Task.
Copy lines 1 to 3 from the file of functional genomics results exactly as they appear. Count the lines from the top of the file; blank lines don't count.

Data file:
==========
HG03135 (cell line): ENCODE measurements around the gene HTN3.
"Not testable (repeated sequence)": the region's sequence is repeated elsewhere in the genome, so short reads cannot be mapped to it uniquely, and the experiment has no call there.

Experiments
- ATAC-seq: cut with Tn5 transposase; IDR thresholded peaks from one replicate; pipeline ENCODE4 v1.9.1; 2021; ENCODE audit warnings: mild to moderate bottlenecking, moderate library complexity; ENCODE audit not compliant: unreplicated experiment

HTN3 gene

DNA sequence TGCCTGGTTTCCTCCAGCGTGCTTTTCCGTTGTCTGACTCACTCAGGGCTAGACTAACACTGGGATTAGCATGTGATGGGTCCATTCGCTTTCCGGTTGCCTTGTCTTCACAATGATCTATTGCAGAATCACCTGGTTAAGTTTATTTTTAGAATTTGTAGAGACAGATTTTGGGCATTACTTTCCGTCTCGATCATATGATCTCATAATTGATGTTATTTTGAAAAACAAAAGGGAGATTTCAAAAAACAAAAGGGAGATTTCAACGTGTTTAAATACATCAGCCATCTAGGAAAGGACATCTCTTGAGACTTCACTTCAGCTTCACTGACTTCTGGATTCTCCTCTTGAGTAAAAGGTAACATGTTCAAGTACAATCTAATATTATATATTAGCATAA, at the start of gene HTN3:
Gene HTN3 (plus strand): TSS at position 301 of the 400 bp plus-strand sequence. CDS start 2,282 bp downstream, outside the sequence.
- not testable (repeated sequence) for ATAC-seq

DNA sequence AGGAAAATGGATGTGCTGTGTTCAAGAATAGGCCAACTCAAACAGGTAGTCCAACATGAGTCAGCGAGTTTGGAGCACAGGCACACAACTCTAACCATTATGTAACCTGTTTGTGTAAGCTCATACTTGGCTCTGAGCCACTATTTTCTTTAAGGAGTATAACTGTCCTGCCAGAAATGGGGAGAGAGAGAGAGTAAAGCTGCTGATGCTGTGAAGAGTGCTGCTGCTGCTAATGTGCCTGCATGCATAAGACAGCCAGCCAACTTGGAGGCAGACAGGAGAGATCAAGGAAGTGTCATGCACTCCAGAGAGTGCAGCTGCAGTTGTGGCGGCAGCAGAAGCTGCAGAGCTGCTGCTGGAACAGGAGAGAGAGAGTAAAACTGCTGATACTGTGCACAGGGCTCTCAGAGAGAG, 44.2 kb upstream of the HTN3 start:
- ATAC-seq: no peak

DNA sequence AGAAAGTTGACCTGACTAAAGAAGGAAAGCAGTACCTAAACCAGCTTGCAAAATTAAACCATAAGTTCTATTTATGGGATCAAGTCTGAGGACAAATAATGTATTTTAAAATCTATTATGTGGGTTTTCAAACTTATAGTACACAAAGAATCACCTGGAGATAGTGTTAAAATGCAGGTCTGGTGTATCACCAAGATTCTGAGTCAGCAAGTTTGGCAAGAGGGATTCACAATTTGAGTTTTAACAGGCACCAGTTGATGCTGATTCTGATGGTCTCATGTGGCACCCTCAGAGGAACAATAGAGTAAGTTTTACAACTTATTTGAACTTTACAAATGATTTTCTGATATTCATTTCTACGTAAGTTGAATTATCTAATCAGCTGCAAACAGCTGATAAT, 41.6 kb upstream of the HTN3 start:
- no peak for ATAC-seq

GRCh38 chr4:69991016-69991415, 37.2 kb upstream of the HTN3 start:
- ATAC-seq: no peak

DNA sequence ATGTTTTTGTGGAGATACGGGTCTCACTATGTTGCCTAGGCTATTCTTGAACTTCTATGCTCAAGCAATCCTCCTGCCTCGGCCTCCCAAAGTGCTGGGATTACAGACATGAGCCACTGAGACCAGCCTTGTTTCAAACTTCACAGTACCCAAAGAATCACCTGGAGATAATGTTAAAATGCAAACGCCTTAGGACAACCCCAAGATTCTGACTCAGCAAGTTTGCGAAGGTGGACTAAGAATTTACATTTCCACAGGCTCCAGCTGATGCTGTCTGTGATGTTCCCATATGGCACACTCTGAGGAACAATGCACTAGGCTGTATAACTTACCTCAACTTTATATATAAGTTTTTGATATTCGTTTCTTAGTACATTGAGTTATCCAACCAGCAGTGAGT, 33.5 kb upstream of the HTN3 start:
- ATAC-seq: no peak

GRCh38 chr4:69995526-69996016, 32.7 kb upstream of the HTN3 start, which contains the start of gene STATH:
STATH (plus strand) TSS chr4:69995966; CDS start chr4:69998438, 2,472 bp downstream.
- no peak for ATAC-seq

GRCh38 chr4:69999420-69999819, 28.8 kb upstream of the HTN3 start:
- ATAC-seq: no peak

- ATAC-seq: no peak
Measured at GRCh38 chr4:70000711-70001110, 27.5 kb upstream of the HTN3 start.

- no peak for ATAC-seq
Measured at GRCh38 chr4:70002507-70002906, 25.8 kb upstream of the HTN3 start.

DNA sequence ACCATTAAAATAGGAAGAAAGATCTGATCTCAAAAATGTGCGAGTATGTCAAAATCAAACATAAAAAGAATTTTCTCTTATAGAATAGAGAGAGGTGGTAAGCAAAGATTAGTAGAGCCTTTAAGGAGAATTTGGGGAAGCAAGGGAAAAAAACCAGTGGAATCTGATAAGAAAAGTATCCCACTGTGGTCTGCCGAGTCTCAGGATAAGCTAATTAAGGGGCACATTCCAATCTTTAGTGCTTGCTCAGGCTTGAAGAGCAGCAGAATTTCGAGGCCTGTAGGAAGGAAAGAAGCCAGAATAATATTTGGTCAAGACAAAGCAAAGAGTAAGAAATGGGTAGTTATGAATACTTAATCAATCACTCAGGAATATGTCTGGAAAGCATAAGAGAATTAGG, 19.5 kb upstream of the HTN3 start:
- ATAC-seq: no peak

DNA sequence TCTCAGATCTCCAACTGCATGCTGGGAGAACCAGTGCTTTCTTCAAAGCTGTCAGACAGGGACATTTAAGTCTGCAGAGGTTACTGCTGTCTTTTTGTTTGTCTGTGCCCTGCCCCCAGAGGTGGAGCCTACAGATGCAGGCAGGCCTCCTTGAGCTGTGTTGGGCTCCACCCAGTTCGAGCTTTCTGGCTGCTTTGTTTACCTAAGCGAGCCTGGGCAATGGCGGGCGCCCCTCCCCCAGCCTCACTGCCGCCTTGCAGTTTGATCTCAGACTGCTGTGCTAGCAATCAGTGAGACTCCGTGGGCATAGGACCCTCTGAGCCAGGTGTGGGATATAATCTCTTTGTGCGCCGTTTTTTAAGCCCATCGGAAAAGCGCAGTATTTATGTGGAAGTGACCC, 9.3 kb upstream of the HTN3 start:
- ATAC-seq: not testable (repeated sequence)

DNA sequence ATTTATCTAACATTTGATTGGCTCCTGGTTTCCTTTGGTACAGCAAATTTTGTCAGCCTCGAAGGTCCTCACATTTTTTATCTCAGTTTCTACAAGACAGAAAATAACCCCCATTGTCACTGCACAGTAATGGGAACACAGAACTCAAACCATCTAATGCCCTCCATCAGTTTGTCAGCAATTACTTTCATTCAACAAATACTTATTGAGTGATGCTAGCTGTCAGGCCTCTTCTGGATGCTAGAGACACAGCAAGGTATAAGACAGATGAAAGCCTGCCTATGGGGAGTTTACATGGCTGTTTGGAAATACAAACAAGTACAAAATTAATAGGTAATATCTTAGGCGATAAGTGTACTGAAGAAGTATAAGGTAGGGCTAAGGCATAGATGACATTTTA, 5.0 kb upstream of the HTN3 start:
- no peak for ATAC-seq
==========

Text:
HG03135 (cell line): ENCODE measurements around the gene HTN3.
"Not testable (repeated sequence)": the region's sequence is repeated elsewhere in the genome, so short reads cannot be mapped to it uniquely, and the experiment has no call there.

Experiments